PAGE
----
Iatrogenic Cushing’s syndrome (ICS) is caused by exogenous corticosteroid administration with suppression of the hypothalamic–pituitary–adrenal axis. It has been commonly described with oral and topical steroid use, but scarce reports have documented intranasal steroid usage as the etiology in infancy. In this article, we describe a case of a 4-month-old infant who developed ICS after 6 weeks of intranasal dexamethasone ophthalmic solution administration for nasal obstruction. To our knowledge, this is the youngest patient reported with ICS due to intranasal use of a prescribed dose of an ophthalmic steroid. His hypothalamic–pituitary–adrenal axis recovered fully 4.5 months after steroid discontinuation. Because of the small body surface area and supine position during administration, infants are particularly susceptible to ICS. Given that intranasal steroids are commonly prescribed to infants and children for a variety of diagnoses, this case highlights the risks inherent in the use of intranasal steroid drops, particularly in young infants, for both adrenal suppression and linear growth deceleration, even with short-term use. Close monitoring of these patients’ height and weight should occur while on steroid treatment, with every effort made to decrease or discontinue steroid use when possible.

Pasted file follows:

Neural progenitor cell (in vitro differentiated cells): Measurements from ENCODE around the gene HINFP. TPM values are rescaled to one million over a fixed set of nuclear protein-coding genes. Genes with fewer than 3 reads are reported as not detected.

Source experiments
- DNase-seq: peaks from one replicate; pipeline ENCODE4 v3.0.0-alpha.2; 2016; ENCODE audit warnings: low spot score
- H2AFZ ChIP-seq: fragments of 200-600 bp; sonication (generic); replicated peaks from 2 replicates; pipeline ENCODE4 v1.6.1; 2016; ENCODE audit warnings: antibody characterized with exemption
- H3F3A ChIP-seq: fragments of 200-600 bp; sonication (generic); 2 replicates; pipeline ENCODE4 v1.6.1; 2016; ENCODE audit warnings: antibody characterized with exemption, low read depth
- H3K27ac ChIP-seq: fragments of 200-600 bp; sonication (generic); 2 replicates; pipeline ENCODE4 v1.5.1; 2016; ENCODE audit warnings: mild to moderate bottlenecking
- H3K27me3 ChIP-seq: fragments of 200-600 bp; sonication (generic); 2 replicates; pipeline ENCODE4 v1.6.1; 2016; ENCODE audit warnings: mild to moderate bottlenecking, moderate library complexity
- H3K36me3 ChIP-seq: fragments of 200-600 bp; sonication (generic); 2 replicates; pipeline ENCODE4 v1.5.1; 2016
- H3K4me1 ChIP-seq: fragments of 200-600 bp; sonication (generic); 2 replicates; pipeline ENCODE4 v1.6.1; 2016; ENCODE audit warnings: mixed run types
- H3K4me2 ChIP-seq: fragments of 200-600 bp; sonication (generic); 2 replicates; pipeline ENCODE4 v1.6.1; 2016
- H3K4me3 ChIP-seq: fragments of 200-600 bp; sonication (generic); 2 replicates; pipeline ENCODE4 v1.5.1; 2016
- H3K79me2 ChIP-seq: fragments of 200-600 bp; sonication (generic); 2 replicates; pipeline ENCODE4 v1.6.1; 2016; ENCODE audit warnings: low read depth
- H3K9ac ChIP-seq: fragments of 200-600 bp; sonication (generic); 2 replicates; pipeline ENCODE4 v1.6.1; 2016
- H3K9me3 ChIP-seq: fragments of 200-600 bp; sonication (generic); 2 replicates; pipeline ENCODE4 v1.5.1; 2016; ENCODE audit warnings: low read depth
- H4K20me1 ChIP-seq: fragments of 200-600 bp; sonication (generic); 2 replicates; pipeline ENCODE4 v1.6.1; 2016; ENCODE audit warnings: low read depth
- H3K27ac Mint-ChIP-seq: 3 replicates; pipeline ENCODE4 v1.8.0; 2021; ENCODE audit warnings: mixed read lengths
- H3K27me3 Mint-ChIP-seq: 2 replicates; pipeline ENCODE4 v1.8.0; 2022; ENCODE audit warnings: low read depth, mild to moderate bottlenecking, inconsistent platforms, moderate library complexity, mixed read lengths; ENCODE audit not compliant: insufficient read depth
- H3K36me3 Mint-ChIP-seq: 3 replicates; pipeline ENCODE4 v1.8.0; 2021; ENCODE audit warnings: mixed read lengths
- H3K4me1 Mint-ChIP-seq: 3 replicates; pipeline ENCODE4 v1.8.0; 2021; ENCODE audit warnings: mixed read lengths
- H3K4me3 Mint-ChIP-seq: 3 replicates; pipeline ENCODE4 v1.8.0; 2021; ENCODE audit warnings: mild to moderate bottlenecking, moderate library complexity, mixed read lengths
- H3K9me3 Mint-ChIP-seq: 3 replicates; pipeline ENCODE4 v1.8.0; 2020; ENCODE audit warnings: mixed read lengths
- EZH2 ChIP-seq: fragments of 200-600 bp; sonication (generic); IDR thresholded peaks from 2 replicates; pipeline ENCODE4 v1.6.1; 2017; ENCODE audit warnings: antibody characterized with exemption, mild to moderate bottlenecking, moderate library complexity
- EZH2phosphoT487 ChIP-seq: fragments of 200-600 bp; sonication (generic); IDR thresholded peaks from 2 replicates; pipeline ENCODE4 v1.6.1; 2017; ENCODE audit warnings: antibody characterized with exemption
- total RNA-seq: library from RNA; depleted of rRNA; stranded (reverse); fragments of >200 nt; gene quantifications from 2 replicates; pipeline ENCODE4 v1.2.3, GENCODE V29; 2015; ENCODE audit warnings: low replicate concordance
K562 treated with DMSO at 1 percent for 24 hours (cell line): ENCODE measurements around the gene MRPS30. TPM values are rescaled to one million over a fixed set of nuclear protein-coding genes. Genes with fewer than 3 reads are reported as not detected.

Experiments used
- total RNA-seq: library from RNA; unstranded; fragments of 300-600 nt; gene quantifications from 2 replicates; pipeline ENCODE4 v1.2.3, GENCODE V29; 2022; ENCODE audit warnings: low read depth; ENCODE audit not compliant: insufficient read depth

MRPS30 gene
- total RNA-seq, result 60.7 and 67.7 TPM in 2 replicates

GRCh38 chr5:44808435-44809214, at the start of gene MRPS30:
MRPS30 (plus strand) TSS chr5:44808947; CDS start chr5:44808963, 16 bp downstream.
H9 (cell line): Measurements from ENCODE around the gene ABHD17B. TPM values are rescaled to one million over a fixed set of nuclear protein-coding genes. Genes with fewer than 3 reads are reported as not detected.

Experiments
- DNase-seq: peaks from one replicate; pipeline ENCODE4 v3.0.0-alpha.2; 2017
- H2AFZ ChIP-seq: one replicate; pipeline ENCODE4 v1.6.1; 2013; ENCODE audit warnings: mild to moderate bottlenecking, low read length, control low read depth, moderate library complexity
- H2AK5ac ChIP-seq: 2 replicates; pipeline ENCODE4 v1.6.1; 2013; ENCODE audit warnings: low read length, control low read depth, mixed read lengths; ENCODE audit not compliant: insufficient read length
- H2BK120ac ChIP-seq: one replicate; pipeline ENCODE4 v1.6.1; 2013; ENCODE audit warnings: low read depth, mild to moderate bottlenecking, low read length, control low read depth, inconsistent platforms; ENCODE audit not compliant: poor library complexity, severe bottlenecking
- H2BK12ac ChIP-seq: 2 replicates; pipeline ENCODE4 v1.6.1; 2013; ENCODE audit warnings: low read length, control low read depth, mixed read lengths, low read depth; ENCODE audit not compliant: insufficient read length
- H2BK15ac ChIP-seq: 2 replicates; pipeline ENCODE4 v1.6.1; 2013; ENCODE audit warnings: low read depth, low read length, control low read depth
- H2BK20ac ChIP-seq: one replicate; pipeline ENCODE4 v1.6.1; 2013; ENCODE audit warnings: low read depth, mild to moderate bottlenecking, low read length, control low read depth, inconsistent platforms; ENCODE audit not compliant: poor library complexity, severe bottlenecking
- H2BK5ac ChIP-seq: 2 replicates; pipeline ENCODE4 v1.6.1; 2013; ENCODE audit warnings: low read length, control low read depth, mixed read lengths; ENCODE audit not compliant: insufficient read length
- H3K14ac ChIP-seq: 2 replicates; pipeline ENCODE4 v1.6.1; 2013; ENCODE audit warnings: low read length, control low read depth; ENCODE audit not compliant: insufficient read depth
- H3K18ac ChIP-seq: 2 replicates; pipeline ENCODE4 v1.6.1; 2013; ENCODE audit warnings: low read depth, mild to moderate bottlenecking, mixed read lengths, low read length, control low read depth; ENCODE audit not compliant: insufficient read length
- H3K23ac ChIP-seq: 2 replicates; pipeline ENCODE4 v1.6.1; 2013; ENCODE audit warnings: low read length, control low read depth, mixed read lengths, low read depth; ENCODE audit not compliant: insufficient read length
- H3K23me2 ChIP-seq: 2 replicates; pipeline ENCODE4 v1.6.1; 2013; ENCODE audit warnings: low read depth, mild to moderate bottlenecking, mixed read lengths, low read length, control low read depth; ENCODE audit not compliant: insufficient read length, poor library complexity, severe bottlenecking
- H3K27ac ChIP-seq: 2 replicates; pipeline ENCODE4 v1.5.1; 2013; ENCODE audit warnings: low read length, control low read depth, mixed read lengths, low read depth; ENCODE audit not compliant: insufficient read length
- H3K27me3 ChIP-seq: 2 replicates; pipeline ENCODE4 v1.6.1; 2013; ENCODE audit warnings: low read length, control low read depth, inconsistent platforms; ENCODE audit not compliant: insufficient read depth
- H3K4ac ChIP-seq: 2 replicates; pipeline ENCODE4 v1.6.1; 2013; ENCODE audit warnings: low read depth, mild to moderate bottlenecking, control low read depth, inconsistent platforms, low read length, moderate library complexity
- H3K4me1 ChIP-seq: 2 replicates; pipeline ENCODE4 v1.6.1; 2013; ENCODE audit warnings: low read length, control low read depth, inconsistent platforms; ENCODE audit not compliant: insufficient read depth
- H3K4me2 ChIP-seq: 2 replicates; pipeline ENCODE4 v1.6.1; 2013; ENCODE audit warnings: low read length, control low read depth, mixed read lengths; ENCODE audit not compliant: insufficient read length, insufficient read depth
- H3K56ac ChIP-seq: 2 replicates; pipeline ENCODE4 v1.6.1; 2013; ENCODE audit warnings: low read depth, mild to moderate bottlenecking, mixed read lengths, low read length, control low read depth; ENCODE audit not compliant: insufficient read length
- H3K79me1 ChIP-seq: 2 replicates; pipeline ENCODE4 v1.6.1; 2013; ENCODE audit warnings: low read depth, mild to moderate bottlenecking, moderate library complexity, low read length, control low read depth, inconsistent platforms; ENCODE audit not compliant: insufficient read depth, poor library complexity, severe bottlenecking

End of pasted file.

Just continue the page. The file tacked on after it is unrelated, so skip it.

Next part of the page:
Iatrogenic Cushing’s Syndrome Due to Intranasal Usage of Ophthalmic Dexamethasone: A Case Report
POTENTIAL CONFLICT OF INTEREST: The authors have indicated they have no potential conflicts of interest relevant to this article to disclose.
FINANCIAL DISCLOSURE: The authors have indicated they have no financial relationships relevant to this article to disclose.
- Views Icon Views
- Share Icon Share
- Search Site
Sarah Orton, Marisa Censani; Iatrogenic Cushing’s Syndrome Due to Intranasal Usage of Ophthalmic Dexamethasone: A Case Report. Pediatrics May 2016; 137 (5): e20153845. 10.1542/peds.2015-3845
Download citation file: